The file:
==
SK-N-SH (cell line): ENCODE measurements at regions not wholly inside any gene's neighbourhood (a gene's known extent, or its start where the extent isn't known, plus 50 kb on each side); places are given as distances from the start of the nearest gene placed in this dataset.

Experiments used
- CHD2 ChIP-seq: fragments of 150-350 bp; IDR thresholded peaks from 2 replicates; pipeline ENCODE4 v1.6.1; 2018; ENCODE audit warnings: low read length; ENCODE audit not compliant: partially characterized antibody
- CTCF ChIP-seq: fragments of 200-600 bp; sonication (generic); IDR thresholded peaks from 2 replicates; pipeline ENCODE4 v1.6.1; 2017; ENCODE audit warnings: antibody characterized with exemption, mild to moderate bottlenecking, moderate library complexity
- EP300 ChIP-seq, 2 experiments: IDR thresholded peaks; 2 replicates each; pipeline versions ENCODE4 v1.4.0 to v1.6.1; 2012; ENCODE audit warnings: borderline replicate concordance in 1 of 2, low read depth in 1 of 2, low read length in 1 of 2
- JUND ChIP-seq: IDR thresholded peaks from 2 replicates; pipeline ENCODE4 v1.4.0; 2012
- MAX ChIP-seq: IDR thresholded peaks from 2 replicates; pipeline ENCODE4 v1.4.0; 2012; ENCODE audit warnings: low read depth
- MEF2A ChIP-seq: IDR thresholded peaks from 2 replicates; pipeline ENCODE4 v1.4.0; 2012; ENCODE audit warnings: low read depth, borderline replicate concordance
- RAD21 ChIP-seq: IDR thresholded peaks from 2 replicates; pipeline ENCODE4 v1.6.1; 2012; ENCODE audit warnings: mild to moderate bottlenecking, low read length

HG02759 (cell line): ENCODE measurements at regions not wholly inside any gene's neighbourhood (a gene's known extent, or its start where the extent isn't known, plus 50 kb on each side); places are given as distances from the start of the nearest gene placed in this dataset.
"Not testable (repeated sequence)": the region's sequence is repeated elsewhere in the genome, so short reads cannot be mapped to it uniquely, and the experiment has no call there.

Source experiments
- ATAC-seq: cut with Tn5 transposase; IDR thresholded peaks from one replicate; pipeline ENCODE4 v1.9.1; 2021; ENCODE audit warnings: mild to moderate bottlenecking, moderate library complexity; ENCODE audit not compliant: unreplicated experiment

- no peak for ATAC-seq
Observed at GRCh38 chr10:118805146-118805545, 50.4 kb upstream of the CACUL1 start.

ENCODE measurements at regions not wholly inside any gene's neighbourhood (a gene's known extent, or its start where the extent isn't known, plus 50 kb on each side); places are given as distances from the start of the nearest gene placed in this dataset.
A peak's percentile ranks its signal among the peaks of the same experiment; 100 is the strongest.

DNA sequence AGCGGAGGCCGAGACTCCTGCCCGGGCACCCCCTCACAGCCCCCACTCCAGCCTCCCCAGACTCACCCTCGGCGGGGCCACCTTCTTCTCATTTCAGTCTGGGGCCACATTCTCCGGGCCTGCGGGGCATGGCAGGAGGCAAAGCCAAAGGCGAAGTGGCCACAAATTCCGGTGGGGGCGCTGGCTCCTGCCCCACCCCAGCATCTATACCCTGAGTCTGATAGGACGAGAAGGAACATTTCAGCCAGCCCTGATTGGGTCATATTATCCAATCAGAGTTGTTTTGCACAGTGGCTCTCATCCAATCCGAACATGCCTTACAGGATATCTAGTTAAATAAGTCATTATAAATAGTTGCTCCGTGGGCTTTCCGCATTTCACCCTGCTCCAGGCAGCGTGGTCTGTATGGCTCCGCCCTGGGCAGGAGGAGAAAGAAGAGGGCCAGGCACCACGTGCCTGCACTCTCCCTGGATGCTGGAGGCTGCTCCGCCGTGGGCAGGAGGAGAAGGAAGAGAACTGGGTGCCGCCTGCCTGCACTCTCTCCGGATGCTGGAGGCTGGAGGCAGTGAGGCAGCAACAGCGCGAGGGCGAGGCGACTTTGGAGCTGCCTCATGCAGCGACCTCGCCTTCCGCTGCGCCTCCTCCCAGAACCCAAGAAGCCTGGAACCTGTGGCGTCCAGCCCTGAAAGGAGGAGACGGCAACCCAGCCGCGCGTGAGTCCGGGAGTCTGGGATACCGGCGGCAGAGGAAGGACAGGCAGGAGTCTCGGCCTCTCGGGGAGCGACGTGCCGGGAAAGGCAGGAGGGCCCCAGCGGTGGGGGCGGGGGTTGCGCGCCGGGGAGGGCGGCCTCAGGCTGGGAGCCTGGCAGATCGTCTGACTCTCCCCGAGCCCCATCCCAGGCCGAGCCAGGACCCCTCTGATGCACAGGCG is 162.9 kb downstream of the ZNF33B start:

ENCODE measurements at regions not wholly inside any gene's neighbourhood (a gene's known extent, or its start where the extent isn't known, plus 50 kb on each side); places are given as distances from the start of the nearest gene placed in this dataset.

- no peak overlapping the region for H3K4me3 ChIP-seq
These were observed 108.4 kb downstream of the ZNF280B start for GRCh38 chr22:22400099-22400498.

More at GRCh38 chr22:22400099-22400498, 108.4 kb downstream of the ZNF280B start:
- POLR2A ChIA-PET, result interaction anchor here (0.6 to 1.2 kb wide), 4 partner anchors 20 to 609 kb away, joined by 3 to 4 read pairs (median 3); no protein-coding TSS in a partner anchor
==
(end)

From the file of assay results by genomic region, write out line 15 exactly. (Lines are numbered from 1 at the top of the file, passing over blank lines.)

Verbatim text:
Observed at GRCh38 chr10:118805146-118805545, 50.4 kb upstream of the CACUL1 start.